City firms - 2 days in the office

My mate is at a city firm that's asking people to go into the office every day. She's looking to move to a firm with max 2 days a week in the office. Suggestions?

She not looking to

sex up the offices five days per week then?

I don't know why people insist on working mostly from home. If I were a boss it would be back to normal, there is no reason why not to.

‘If I were a boss it would be back to normal, there is no reason why not to’

apart from the massive overheads for employer and employee ofc 

Sadly for ebitda he will never get to be the boss. Luckily for everyone else.

And preventing my best people from going to competitors.

suggest she becomes a cab driver or maybe gets a job in a charity shop

THIS IS LAW. THIS IS MOTHER, FVCKING. REAL.

What Foal and Sucker said.  My firm is saving close to a lion a year just on utilities and consumables whilst billing more so they are very happy with us at home part of the week.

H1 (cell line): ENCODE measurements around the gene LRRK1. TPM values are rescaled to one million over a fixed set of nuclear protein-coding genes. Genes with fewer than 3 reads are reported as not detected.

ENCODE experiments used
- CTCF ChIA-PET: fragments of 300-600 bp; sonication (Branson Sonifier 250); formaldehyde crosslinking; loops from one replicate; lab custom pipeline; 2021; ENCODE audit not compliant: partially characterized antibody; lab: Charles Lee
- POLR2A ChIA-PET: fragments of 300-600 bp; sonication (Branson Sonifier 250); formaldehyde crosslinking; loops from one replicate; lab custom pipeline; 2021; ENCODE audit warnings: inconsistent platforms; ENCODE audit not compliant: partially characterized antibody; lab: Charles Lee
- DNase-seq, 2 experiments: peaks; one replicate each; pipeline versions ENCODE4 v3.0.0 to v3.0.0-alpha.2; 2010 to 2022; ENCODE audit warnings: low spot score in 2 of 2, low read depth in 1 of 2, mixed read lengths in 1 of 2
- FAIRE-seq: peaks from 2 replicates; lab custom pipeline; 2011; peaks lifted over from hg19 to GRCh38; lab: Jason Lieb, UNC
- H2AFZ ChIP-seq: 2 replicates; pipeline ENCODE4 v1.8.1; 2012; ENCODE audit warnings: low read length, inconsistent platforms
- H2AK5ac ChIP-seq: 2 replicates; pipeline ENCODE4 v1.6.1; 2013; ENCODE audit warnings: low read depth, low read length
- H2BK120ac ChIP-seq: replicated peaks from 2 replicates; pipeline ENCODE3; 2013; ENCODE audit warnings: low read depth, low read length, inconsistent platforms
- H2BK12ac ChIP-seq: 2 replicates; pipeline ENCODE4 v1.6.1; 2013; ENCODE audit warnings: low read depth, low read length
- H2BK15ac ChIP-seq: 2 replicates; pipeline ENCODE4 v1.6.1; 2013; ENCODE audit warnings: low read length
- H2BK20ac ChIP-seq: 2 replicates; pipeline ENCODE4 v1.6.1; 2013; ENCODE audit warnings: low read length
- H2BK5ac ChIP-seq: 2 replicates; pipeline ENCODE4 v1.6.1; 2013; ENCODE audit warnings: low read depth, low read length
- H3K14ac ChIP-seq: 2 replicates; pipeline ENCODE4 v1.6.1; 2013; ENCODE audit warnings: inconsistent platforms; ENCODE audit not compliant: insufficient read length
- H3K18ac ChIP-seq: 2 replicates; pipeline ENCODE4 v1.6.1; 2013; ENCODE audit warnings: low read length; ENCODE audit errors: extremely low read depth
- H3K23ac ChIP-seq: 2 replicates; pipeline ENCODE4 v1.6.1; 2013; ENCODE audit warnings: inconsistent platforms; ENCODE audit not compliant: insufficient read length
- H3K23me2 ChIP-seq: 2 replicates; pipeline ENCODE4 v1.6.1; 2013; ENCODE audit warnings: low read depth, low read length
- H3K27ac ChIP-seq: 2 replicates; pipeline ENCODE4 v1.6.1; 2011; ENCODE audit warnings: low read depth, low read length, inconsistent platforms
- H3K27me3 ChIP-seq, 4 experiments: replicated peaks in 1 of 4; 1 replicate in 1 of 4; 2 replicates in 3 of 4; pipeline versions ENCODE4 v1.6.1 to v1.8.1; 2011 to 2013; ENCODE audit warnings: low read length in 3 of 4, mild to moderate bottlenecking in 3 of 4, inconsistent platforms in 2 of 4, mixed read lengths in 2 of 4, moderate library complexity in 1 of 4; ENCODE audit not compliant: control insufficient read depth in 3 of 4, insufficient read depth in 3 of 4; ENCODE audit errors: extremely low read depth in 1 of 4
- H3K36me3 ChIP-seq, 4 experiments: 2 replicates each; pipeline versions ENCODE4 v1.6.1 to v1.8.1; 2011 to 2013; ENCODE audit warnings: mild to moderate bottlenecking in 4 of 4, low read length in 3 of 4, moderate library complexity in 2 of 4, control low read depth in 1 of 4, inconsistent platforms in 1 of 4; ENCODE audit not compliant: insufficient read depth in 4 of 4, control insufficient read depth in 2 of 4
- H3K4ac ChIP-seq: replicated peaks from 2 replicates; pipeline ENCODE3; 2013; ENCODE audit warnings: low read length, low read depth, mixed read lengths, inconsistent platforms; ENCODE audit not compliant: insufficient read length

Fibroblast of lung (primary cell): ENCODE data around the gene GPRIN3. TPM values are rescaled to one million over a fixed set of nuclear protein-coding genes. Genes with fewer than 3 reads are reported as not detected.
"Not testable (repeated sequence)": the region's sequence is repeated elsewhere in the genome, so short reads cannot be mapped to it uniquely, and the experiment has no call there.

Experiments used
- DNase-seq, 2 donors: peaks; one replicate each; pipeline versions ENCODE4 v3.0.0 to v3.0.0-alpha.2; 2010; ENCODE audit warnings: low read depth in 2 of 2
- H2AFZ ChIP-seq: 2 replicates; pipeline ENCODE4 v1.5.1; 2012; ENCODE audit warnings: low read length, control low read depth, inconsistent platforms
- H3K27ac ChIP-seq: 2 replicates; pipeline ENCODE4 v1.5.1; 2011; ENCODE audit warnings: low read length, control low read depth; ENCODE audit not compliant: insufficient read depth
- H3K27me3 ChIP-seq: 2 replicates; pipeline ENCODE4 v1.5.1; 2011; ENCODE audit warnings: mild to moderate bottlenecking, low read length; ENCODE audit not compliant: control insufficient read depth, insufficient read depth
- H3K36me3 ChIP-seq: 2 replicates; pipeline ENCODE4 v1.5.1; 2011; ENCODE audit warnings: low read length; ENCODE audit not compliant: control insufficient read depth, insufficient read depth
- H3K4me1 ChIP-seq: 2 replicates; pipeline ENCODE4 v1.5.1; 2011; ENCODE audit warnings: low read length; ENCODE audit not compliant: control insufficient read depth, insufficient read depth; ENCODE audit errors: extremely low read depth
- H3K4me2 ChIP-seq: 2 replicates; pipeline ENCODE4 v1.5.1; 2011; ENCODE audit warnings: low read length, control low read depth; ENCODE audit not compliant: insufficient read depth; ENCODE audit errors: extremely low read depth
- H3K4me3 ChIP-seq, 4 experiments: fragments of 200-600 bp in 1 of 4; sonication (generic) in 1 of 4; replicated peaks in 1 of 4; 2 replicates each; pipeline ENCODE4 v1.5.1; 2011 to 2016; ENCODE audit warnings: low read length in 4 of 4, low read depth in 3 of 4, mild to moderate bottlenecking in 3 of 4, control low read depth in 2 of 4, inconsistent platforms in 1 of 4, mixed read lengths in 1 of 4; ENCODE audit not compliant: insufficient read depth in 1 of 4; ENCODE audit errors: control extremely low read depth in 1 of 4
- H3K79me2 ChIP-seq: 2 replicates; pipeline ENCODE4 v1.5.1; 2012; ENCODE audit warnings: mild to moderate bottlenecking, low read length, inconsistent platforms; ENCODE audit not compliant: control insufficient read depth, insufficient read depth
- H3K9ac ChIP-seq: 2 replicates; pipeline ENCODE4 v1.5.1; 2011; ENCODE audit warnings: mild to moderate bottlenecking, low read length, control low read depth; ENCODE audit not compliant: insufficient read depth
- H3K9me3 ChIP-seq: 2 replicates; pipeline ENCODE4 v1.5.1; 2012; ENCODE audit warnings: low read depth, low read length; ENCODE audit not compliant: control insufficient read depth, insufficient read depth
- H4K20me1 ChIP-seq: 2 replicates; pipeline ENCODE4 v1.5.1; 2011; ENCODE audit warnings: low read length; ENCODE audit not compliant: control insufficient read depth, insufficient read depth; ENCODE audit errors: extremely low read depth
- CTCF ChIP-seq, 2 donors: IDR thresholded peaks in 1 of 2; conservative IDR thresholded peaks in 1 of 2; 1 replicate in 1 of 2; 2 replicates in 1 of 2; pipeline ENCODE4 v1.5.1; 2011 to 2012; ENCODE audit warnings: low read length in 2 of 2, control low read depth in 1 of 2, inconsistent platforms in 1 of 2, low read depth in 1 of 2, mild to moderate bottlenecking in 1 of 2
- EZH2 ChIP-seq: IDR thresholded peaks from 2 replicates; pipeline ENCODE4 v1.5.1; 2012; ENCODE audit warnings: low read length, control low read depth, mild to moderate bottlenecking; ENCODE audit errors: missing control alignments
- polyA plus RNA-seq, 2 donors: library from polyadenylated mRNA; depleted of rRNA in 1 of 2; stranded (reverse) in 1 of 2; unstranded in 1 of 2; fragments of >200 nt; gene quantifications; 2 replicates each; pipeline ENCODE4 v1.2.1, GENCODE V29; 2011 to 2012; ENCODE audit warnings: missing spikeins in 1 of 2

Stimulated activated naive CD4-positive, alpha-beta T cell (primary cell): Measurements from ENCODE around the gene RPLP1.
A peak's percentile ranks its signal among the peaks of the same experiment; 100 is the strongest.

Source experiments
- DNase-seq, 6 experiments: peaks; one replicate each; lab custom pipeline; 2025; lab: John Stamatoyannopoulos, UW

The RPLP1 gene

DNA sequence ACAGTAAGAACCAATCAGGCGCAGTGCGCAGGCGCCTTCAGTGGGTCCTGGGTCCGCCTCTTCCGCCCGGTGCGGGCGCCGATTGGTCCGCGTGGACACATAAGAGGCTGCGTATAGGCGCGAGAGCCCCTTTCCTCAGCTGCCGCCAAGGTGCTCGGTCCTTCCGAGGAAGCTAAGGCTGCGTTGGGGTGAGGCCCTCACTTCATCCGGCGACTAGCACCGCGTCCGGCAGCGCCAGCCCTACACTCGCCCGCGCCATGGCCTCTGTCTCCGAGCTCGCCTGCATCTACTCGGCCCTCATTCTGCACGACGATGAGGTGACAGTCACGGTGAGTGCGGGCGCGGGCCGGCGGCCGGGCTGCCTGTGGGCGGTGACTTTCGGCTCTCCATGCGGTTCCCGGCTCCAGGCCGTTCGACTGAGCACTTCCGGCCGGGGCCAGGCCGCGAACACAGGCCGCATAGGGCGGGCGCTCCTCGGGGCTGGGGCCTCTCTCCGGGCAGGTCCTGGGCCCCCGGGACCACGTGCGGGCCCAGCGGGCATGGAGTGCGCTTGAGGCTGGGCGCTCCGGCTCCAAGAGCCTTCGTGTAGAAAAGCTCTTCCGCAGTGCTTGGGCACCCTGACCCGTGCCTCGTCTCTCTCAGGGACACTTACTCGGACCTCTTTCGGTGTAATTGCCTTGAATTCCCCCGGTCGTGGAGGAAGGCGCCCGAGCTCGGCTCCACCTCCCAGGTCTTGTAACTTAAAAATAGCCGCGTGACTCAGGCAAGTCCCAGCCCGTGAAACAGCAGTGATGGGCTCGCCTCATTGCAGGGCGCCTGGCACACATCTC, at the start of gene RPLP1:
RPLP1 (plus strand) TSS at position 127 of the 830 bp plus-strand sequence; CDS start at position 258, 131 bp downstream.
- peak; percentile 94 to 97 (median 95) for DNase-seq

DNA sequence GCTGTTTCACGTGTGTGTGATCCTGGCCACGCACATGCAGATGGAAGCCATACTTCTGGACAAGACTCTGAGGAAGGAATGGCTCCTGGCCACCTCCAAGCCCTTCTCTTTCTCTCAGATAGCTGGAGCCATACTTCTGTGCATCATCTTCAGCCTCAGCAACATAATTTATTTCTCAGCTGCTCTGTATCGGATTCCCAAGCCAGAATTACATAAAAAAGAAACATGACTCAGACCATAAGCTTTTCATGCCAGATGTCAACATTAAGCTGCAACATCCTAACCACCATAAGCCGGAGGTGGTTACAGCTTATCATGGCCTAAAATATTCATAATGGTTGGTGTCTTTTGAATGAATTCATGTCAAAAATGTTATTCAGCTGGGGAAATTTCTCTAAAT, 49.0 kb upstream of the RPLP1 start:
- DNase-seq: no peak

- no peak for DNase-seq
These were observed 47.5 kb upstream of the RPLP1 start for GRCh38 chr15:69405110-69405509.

Sails as a matter of interest do they give you any contribution to your home heating costs when you WFH?

Why wouldn’t people want to: “Grab that spare office down the hall at 18.30 for a quick catch up with the team.”?

 

No but as I've got aged parents living with me I'd be burning the heating anyway so doesn't make any difference.  Have been able though to recover the costs like postage and these days stock up on paper and the like when I'm in the office.

You develop soft skills and build rapport and a sound working relationship with the Senior Partners when you're in the office.  All these will stand you in good stead when it comes to bonus season and redundancy.